Friday, November 18, 2011

"The Region November" Revisited

Things have turned from bright red and gold to rust and russet.  Today, as I walked through a grove of mostly empty trees, their trunks creaked and their branches clacked in the wind.  The grey swirls amidst the hills on the other side of Puget Sound may have been mist or may have been snow flurries.

It is, therefore, a perfect day to revisit one of my favorite Wallace Stevens poems.  To those loyal (and much appreciated!) readers who were here last November, I beg your indulgence.  But any good poem is worth revisiting, isn't it?  Here's one way to look at it (perhaps):  are you the same person that you were a year ago?

               The Region November

It is hard to hear the north wind again,
And to watch the treetops, as they sway.

They sway, deeply and loudly, in an effort,
So much less than feeling, so much less than speech,

Saying and saying, the way things say
On the level of that which is not yet knowledge:

A revelation not yet intended.
It is like a critic of God, the world

And human nature, pensively seated
On the waste throne of his own wilderness.

Deeplier, deeplier, loudlier, loudlier,
The trees are swaying, swaying, swaying.

Wallace Stevens, "Late Poems," Collected Poetry and Prose (The Library of America 1997).  Stevens wrote "The Region November" in the last year or so of his life.  It was first published in 1956, the year after his death at the age of 75.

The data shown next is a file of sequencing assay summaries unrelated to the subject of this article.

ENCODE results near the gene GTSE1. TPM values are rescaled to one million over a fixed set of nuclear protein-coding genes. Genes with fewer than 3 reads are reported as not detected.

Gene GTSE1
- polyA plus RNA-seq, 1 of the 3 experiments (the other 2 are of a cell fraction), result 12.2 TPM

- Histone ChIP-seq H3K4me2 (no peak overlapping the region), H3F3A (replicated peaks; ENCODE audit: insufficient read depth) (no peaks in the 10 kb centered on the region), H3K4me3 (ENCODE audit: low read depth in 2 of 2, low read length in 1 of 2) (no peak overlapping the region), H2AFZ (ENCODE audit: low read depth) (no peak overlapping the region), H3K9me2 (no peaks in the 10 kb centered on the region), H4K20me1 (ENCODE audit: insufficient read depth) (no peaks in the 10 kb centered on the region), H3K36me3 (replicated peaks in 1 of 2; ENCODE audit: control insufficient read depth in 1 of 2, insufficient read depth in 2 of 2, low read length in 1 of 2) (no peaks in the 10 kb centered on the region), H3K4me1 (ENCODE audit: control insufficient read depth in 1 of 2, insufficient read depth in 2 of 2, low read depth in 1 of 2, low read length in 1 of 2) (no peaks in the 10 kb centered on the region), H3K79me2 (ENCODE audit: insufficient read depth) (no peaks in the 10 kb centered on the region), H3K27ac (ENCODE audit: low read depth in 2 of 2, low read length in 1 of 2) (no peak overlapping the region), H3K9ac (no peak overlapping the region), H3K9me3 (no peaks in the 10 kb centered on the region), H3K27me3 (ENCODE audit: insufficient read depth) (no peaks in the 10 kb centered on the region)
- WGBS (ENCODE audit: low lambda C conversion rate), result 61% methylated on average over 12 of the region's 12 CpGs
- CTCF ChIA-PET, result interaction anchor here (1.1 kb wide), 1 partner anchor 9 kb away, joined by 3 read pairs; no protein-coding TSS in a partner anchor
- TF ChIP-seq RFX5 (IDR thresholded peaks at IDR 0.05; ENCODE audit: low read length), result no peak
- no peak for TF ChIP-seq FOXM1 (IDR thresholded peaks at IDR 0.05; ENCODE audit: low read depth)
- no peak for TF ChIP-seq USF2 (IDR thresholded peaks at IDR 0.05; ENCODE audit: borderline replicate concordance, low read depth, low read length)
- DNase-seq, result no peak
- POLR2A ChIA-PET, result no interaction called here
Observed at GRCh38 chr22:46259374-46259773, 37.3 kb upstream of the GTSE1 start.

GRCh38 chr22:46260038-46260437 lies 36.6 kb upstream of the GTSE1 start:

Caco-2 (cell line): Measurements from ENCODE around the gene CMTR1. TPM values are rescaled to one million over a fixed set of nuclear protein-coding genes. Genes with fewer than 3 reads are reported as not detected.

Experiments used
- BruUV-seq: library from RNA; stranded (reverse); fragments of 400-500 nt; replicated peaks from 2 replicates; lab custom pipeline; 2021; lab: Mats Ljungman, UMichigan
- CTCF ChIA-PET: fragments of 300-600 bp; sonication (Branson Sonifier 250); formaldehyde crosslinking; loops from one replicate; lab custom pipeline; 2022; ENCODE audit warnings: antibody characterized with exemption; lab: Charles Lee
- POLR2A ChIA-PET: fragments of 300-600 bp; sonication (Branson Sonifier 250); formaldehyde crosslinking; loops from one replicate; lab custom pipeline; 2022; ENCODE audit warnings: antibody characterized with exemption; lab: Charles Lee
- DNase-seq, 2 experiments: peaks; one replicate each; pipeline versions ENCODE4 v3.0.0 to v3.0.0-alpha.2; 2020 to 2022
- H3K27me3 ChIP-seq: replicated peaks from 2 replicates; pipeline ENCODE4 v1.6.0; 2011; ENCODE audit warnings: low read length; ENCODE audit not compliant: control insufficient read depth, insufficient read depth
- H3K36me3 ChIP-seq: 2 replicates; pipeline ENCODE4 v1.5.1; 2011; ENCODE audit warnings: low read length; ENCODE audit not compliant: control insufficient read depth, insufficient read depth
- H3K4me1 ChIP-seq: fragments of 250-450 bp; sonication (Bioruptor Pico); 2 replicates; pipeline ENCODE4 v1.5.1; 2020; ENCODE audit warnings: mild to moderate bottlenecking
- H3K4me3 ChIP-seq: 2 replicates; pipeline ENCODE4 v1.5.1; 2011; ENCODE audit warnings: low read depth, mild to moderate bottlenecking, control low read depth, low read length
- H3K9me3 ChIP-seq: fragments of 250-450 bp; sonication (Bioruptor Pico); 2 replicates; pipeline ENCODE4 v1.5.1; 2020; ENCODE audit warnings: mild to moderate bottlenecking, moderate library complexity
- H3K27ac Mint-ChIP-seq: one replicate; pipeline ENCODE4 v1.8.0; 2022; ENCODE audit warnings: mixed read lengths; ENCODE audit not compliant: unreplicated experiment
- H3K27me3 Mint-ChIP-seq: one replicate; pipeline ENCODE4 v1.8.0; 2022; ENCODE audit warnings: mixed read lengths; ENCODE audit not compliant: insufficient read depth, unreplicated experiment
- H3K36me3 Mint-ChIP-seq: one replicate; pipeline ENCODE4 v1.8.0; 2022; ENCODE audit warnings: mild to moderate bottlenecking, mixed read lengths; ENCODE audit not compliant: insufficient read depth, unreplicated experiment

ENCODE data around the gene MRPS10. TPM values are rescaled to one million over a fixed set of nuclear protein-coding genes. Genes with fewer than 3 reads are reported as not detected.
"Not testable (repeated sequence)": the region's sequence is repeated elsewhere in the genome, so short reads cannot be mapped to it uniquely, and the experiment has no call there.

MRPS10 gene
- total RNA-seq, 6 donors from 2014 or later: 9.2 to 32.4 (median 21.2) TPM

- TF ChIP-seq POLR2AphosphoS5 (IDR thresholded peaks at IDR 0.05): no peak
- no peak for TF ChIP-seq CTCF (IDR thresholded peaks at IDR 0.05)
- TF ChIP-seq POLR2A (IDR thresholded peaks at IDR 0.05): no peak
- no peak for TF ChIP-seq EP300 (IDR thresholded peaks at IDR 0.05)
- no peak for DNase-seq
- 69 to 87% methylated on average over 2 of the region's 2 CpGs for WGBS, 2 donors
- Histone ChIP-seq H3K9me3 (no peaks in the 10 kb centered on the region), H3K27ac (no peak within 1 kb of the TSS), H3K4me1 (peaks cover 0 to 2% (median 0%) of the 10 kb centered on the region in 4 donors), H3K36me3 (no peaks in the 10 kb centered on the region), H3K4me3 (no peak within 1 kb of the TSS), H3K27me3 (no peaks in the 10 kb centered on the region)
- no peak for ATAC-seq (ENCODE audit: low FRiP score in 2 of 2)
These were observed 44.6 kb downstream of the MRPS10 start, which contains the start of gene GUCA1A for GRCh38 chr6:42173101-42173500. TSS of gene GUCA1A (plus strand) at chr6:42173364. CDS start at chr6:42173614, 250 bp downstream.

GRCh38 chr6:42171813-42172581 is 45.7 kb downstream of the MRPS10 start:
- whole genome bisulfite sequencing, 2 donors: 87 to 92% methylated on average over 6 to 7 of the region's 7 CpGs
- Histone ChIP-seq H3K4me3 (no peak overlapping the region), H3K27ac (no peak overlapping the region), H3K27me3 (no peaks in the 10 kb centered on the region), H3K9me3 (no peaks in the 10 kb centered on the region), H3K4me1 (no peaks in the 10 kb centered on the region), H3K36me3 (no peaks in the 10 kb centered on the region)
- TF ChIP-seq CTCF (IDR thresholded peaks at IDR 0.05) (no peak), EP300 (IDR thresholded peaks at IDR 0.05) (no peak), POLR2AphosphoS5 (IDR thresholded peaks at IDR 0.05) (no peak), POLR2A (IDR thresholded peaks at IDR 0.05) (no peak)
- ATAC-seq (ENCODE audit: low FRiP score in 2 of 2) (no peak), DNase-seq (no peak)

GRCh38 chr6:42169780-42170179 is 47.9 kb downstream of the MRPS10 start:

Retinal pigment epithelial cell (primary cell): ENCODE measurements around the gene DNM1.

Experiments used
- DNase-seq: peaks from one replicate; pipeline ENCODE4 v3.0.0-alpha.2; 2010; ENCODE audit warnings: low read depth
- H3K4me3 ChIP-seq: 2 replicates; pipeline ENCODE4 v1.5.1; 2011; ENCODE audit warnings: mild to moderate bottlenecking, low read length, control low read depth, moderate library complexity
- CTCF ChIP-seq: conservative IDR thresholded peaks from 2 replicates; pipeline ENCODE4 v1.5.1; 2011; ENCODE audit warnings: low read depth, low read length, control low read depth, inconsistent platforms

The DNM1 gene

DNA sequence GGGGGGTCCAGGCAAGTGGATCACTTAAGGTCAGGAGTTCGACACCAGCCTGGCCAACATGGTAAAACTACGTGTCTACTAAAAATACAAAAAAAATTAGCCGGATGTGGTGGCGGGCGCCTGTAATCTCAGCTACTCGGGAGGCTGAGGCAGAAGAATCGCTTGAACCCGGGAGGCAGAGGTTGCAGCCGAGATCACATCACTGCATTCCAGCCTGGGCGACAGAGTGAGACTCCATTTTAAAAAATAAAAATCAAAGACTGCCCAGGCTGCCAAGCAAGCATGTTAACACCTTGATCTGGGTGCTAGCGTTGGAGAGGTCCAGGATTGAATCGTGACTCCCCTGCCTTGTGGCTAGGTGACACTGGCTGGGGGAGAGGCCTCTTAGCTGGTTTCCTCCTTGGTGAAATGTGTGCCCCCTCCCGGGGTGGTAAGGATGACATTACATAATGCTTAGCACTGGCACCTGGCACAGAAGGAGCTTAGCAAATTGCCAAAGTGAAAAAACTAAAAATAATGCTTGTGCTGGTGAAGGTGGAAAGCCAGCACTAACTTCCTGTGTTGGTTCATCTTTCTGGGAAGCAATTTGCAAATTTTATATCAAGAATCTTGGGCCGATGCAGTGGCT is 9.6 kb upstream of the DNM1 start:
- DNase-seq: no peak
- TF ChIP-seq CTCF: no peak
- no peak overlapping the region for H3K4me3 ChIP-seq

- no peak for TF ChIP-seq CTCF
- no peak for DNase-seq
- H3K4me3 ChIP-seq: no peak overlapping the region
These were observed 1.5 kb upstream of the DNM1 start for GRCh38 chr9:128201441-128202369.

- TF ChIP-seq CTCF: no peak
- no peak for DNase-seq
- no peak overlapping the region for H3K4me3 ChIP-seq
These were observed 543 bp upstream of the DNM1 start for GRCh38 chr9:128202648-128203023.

Christopher Nevinson, "View of the Sussex Weald" (c. 1927)


Clarissa Aykroyd said...

Puget Sound! I grew up in the Pacific Northwest (Vancouver Island) and miss it... This is a great poem, too!

Stephen Pentz said...

Ms. Aykroyd: thank you very much for visiting again. Yes, this is a nice time of year here -- before the rain sets in in earnest! I'm pleased that you like the poem.

WAS said...

I consider myself a loyal reader, but I do not recall reading this poem, either on your page or otherwise. You make good with it on your contention that late Stevens is best. It's a very fine poem until you get to the last stanza -- and that's where the genius is.

Stephen Pentz said...

Mr. Sigler: as always, thank you for your thoughts. I agree that the last stanza does the trick: just when Stevens is getting a bit too abstract, he gets back to what is in front of him. (I suppose that this is a movement that we see again and again in his poetry: back and forth between imagination and the world, neither in itself being quite enough.)

Thanks again.